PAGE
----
Dozens of artists and community members gathered along Plymouth Avenue in north Minneapolis on Saturday to paint a giant Black Lives Matter mural on the pavement.
The 24-foot-high letters cover a 250-foot stretch of the street. Each of the 16 letters was designed by a different local artist.
Melodee Strong helped organize the endeavor and is among the artists. Ahead of Saturday's mural creation, she said the participation of Black and Latinx artists from the community is empowering.
“In the past, we haven’t really been represented much in public art, in the museums. And it’s about time that we are now getting this platform. And I think this is a wonderful way to allow for Black and brown artists to have the opportunity to do this in this public space," she said.
Strong designed the "S" in the mural.
“My design is going to be called ‘Super Women of Social Justice,’ so I’m hoping to represent some of the key figures in the civil rights and social justice movements, but the women involved,” she said.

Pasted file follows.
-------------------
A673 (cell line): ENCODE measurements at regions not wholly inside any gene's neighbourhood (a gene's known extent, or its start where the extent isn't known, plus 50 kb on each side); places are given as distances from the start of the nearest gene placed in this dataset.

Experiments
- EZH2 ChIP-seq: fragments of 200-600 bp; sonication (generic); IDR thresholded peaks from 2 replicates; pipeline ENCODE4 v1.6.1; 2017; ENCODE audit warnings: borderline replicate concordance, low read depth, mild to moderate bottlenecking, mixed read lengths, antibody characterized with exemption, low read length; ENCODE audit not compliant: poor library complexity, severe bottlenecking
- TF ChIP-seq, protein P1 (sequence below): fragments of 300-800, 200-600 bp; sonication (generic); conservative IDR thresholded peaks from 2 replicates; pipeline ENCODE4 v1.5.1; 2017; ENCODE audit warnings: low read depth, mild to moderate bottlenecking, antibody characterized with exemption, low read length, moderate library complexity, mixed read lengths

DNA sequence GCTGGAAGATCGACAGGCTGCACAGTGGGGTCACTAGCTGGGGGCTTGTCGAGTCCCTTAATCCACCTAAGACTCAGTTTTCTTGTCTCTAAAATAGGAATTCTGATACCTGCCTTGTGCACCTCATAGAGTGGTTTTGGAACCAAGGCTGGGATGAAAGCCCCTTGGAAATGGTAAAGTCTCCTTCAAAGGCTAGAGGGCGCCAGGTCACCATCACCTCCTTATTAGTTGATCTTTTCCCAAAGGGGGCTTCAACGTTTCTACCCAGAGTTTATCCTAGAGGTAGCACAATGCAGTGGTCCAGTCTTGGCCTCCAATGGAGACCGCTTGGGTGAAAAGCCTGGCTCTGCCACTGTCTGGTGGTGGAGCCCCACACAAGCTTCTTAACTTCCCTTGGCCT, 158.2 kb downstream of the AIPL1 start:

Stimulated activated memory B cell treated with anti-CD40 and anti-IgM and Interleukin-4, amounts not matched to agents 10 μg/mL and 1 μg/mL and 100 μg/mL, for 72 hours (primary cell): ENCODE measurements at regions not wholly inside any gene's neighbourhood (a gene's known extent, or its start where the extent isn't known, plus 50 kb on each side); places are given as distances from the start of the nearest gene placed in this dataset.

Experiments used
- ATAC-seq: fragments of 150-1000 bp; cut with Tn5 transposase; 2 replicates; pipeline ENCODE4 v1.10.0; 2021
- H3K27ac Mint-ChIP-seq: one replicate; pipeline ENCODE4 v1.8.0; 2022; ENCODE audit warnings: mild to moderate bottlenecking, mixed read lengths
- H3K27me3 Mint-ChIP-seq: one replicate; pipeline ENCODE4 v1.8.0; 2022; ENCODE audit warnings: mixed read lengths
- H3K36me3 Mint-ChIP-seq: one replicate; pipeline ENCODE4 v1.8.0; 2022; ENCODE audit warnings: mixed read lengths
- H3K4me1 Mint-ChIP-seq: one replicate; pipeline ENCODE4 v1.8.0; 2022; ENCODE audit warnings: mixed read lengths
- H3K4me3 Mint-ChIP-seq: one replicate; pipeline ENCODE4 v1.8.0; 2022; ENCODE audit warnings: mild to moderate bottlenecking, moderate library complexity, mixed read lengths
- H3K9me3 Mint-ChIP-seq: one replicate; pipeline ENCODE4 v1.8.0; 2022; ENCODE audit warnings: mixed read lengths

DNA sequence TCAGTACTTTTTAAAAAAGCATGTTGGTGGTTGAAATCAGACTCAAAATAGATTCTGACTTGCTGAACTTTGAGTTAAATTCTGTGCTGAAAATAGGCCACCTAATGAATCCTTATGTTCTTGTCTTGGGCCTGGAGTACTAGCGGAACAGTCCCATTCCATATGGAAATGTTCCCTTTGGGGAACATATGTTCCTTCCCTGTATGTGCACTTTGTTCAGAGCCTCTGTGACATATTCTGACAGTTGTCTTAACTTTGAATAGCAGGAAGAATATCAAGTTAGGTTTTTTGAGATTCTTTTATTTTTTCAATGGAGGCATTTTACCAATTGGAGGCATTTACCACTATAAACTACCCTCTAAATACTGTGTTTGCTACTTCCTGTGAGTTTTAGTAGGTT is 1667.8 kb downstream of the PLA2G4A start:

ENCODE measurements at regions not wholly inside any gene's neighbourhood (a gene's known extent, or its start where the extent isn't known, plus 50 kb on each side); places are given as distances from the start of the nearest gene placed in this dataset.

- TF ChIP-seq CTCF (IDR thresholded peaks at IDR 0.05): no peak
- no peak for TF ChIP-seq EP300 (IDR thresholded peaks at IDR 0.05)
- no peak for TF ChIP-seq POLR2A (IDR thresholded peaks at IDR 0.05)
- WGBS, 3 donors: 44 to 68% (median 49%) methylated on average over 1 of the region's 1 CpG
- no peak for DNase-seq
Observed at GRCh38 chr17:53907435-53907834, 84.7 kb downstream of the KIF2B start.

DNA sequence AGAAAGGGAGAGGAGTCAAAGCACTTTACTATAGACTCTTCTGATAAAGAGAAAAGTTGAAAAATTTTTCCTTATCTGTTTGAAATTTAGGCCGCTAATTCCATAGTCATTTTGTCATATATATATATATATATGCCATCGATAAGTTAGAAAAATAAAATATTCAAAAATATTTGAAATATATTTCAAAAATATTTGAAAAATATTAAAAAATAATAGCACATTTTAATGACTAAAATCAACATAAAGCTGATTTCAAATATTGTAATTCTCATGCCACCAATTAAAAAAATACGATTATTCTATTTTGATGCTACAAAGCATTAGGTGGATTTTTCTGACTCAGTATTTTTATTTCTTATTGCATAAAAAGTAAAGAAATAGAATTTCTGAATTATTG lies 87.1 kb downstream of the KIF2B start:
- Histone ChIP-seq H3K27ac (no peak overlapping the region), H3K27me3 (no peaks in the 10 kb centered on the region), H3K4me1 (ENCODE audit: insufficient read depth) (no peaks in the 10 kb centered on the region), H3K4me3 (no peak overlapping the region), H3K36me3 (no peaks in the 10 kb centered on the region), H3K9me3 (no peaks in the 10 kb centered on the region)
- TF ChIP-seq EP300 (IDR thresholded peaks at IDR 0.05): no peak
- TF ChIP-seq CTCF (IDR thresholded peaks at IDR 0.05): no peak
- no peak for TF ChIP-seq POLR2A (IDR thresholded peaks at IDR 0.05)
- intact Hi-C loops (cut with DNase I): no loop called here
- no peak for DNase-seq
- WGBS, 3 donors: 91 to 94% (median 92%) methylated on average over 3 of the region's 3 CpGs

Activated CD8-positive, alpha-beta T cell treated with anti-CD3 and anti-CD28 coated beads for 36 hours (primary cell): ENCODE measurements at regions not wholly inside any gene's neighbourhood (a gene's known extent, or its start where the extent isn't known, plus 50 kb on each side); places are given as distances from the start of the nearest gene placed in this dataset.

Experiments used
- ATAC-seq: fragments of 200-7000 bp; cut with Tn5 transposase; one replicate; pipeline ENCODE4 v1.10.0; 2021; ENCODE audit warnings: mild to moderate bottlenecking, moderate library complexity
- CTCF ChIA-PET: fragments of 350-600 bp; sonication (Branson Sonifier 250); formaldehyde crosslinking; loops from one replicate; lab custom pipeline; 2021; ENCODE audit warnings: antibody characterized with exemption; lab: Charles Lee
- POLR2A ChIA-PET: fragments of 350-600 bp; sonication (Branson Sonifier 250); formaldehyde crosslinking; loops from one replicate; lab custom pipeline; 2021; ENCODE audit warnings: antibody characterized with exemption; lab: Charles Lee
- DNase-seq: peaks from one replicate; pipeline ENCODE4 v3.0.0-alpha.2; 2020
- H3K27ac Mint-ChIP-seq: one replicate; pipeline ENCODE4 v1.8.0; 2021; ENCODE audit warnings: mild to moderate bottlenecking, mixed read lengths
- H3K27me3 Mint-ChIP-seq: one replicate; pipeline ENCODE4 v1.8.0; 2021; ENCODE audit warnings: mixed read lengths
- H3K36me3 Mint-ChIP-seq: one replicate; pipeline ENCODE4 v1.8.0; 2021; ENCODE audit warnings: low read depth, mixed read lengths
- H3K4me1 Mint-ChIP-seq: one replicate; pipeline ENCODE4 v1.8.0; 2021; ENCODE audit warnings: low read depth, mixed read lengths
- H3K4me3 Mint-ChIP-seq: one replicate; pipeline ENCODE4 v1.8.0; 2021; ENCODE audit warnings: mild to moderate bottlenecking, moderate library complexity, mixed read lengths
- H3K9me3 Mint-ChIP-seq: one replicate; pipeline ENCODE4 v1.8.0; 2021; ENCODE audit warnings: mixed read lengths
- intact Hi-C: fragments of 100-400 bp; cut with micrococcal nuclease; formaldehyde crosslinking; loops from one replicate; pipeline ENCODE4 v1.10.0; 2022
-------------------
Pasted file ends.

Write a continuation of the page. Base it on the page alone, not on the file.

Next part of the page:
Reggie LeFlore designed an "A" in the mural. He chose to draw attention to the killing of James Scurlock, a Black man who was fatally shot by a white bar owner in Omaha, Neb., in May during a fight involving several people. It happened amid protests following the police killing of George Floyd in Minneapolis.
The man who fired the fatal shot has not been charged.
"I just wanted to put this on the forefront in some sort of way," LeFlore said. "A lot of these lesser-known murders aren't put on the same platform as (something) that fits the narrative. Right now the narrative is law enforcement and abuse of power — which is, you know, it's incredibly important to talk about. ... But it just seems like certain murder (victims) are less valued than others."
The mural, located between Penn and Newton avenues, was coordinated by the Minnesota African American Heritage Museum and Gallery.
Strong said having the words on the road — not far from a Minneapolis police precinct — will be a boost to the Black community in the neighborhood.
Your support matters.
You make MPR News possible. Individual donations are behind the clarity in coverage from our reporters across the state, stories that connect us, and conversations that provide perspectives. Help ensure MPR remains a resource that brings Minnesotans together.